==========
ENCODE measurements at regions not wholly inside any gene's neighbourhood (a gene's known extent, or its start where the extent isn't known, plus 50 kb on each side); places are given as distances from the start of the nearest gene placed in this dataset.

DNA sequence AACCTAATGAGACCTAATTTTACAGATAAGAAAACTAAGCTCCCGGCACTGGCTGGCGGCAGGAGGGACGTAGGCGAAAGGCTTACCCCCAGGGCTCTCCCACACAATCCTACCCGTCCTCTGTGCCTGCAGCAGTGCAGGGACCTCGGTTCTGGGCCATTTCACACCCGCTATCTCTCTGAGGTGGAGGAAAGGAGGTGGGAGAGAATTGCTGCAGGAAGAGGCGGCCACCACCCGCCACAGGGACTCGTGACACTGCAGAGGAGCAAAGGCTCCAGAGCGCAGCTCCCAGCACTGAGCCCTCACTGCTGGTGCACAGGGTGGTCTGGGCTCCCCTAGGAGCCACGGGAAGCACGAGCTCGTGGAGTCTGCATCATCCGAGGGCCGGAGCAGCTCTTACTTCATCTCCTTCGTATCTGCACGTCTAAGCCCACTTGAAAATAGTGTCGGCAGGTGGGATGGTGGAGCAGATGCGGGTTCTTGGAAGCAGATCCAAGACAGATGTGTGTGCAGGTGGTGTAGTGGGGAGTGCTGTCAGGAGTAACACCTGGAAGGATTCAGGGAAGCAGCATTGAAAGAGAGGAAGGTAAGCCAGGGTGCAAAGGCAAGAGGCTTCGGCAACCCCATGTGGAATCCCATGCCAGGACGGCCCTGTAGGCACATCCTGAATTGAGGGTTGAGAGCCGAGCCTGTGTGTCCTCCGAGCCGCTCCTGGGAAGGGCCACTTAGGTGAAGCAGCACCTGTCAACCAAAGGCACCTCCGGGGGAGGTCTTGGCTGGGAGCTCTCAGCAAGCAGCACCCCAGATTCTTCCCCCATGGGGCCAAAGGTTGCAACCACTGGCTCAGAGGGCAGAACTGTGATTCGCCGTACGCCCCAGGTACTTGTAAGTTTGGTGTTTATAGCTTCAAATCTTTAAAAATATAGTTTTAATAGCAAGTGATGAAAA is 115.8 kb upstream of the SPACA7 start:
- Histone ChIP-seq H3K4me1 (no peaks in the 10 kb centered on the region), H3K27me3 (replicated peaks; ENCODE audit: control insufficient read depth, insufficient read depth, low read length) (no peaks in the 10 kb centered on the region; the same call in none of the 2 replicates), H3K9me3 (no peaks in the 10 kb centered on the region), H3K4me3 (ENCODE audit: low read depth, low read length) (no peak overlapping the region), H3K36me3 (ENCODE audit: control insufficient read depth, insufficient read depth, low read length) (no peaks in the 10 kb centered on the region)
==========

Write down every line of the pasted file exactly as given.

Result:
ENCODE measurements at regions not wholly inside any gene's neighbourhood (a gene's known extent, or its start where the extent isn't known, plus 50 kb on each side); places are given as distances from the start of the nearest gene placed in this dataset.

DNA sequence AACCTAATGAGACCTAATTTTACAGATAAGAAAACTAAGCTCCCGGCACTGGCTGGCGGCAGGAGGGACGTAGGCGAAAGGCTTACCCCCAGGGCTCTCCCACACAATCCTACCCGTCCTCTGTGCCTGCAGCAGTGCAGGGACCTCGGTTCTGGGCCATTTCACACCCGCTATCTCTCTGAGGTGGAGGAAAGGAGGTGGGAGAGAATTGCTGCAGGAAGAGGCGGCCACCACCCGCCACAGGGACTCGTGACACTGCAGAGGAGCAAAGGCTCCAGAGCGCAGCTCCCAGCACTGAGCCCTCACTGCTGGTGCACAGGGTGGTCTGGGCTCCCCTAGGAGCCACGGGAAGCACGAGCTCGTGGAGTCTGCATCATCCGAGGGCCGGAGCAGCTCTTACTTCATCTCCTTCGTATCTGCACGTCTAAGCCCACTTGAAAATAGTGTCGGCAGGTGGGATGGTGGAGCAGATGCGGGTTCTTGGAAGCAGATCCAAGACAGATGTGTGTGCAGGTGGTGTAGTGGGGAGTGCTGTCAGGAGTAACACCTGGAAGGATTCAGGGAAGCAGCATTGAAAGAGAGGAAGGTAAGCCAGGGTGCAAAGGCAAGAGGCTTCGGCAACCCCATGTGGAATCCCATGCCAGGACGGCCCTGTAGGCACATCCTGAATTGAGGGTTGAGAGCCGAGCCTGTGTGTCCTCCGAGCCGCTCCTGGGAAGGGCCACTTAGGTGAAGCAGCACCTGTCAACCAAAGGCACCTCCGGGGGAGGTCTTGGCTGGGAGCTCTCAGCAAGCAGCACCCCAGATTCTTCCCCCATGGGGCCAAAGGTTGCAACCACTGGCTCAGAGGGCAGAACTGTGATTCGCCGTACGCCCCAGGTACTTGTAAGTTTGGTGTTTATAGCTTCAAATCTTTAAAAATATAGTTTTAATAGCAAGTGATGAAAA is 115.8 kb upstream of the SPACA7 start:
- Histone ChIP-seq H3K4me1 (no peaks in the 10 kb centered on the region), H3K27me3 (replicated peaks; ENCODE audit: control insufficient read depth, insufficient read depth, low read length) (no peaks in the 10 kb centered on the region; the same call in none of the 2 replicates), H3K9me3 (no peaks in the 10 kb centered on the region), H3K4me3 (ENCODE audit: low read depth, low read length) (no peak overlapping the region), H3K36me3 (ENCODE audit: control insufficient read depth, insufficient read depth, low read length) (no peaks in the 10 kb centered on the region)